Life in London was difficult for the returning guitarist. The London music scene in the mid 70s is characterized by Summers as populated with insecure players (who were once friends) afraid to help him out lest they lose their gig. It wasn’t until Robert Fripp (a childhood friend) recommended that he talk to the touring drummer with Neil Sedaka that his luck changed. He landed the job as a guitarist for Sedaka’s UK tour and was paid 35 pounds a night (a good sum when he was barely making it on 5 pounds a week).

By 1975, London had been bowled over by The Sex Pistols as the punk scene exploded in a sea of black leather, spiked hair, pierced lips, and a righteous rage at the British middle and upper class. Forget the hippie vibe of a few years back, punk ruled the roost for the time being! And its music was wall of aggressive noise that shunned proper musical technique. Indeed, the worse you played, the more street cred you had with a punk crowd. Well, what happens when you factor in three guys who are accomplished musicians and attempt to ride that punk vibe to success? Sure, it eventually worked, but not until after quite a few false starts and frustration with the genre.

If it weren’t for a combination of quality songs, relentless touring, and a desire to “make it,” The Police would have been like the vast majority of bands out there. That is to say, they would have reached a plateau too early and split up after realizing it wasn’t going to happen for them. Sadly, after the release of the first Police album I bought, the band was headed for the end. Sting, Andy, and Stewart were growing apart both musically and as a “band of brothers.” The last two albums were exercises in Sting calling the majority of the shots and even though Summers doesn’t say it in so many words, battling egos killed the group. They didn’t like to be told what to play or what would make the “cut” in terms of musical ideas, and this only increased the tensions while recording their masterpiece and swan song, Synchronicity:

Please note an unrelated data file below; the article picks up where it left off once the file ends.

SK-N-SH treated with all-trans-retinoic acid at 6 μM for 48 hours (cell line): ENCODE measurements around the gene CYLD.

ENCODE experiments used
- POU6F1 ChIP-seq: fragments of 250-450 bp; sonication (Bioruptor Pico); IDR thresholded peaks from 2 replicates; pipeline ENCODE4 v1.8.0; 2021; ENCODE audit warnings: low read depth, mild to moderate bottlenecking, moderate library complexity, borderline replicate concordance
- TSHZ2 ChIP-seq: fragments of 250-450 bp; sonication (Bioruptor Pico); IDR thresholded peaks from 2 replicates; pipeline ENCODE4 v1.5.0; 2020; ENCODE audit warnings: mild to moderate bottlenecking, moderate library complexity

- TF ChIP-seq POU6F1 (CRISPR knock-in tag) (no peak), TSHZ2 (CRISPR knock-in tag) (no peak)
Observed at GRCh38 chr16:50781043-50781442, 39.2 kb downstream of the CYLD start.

In the studio the tension was so high that you could hear it twanging like an out-of-tune piano…It’s painful because none of us like being told what to do or being controlled in any way…As if underscoring our current mental state, we record in three separate rooms: Stewart up in the dining room of the house with miles of cable and earphones. Sting in the control room, and me alone in the actual studio. All this is for what the engineer calls for perfect separation, and with this album we get it, although not quite in the way intended – a weird symbol of where and what we’ve become.

Ironically, by 1983 The Police are the biggest rock band in the world. They had legions of fans, a number one album, a single (“Every Breath You Take”) that was embedded into the summer soundtrack of that year, and a larger-than-life world tour. And then they walked away from it all; breaking up six month after the Synchronicity tour wrapped. Regrets? Not really. The band, as Summers stated, were in “separate rooms” and where could they go from the heights of Synchronicity?

Sting went solo, and with each successive album, mellowed to the point where his Police persona vanished. Stewart found a great deal of success scoring film, television, and stage soundtracks. And Andy? Well, his love of jazz and photography took him down new artistic routes that elevated his guitar playing to the point of being a master.

Even if you’re not a fan of the rock memoir, I think you’ll enjoy One Train Later. Summers has a talent for writing, and his prose is both funny and peppered with literate flourishes that show that he’s much more than “the guy who played guitar in Sting’s band.”